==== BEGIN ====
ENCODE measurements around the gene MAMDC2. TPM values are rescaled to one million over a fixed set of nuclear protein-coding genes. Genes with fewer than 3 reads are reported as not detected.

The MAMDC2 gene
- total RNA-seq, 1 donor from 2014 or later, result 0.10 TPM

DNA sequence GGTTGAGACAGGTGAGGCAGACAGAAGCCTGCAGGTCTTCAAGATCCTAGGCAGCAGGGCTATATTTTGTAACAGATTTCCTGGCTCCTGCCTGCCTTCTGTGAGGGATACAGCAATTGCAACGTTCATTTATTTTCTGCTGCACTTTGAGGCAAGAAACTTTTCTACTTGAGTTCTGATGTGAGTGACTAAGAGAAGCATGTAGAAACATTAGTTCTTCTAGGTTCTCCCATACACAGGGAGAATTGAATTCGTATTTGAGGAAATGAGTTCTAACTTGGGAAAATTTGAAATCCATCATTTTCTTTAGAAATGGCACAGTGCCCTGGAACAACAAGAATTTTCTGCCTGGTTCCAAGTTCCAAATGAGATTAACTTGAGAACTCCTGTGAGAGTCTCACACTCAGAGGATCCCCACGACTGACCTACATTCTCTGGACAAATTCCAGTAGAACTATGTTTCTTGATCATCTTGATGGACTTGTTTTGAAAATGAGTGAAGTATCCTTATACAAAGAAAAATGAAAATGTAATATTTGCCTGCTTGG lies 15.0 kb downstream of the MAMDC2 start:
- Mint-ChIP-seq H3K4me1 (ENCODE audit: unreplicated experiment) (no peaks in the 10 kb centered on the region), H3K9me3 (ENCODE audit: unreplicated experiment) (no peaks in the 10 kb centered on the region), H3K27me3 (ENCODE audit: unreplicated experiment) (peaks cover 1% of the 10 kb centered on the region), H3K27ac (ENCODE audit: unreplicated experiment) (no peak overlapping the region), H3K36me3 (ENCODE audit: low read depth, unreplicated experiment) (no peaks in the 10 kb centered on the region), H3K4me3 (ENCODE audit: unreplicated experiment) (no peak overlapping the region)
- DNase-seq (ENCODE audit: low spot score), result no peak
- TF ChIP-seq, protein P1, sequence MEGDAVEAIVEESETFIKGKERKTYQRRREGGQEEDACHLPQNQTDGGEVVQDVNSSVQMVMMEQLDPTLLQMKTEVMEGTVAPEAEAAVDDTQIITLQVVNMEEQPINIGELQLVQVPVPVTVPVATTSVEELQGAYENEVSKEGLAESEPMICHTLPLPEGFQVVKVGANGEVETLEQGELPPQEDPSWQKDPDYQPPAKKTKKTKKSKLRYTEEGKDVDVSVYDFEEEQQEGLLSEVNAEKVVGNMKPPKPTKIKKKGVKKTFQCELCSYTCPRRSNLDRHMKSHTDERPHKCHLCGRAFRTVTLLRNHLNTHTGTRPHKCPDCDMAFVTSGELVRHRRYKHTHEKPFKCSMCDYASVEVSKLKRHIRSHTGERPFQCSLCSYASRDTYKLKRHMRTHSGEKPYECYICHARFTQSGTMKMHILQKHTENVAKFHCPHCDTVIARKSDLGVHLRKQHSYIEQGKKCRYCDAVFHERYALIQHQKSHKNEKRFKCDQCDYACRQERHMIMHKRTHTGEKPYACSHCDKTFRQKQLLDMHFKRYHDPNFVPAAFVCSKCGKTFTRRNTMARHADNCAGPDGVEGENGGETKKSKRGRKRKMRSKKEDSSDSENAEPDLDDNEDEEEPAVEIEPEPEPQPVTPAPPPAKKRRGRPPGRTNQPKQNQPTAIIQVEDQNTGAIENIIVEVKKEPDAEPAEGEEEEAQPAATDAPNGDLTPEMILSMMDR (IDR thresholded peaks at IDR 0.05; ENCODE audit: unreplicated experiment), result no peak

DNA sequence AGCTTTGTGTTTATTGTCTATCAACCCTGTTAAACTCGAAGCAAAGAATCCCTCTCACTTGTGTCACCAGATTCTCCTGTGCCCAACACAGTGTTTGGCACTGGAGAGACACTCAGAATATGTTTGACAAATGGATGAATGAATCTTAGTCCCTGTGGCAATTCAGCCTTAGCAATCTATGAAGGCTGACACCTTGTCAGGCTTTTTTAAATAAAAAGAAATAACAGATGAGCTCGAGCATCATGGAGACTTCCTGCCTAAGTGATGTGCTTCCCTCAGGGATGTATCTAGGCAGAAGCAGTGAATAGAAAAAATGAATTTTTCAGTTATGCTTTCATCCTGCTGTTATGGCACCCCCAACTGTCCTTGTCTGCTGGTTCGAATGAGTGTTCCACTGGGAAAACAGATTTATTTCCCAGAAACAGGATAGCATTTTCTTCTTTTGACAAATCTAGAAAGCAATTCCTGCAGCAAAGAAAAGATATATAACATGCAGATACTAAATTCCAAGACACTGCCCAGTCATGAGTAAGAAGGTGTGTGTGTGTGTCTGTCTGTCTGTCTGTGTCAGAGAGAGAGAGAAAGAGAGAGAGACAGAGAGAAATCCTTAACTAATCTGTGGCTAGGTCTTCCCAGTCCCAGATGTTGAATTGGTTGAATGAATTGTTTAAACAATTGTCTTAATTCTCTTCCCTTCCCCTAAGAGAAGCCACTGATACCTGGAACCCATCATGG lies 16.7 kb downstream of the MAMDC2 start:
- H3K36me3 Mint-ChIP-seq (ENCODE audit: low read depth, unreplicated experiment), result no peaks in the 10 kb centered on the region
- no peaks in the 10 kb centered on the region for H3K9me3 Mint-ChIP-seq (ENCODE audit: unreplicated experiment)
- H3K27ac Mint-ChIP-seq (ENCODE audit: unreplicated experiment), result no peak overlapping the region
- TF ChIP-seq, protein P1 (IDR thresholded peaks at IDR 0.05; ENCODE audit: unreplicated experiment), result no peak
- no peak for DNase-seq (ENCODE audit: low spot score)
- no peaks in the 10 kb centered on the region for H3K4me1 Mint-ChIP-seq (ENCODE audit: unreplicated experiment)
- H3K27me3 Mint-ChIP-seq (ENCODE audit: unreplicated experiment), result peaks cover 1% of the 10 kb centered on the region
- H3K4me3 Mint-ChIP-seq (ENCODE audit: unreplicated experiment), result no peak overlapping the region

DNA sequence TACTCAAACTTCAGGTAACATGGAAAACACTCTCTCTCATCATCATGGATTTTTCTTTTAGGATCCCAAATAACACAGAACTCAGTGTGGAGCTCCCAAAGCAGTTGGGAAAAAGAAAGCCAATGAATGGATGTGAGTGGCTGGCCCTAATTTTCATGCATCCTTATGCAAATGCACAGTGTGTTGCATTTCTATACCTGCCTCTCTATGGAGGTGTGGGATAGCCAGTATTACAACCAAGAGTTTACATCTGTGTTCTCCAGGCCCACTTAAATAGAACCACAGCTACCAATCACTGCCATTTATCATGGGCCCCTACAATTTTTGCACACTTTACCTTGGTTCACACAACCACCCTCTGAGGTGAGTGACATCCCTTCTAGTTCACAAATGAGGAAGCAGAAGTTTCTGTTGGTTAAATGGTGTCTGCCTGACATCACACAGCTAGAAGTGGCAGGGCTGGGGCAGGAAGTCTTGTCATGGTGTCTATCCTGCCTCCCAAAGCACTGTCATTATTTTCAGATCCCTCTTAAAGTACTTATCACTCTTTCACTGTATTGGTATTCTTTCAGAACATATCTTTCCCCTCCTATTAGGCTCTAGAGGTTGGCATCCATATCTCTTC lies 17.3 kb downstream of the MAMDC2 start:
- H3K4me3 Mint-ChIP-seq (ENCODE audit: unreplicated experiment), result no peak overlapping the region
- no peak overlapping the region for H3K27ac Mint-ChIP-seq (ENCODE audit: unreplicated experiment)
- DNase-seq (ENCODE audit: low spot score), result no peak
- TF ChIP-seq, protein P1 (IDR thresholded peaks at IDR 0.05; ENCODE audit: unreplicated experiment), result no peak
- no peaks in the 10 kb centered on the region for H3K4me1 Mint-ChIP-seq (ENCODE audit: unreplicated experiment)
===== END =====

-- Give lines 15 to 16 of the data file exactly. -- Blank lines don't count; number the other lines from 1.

- H3K27me3 Mint-ChIP-seq (ENCODE audit: unreplicated experiment), result peaks cover 1% of the 10 kb centered on the region
- H3K4me3 Mint-ChIP-seq (ENCODE audit: unreplicated experiment), result no peak overlapping the region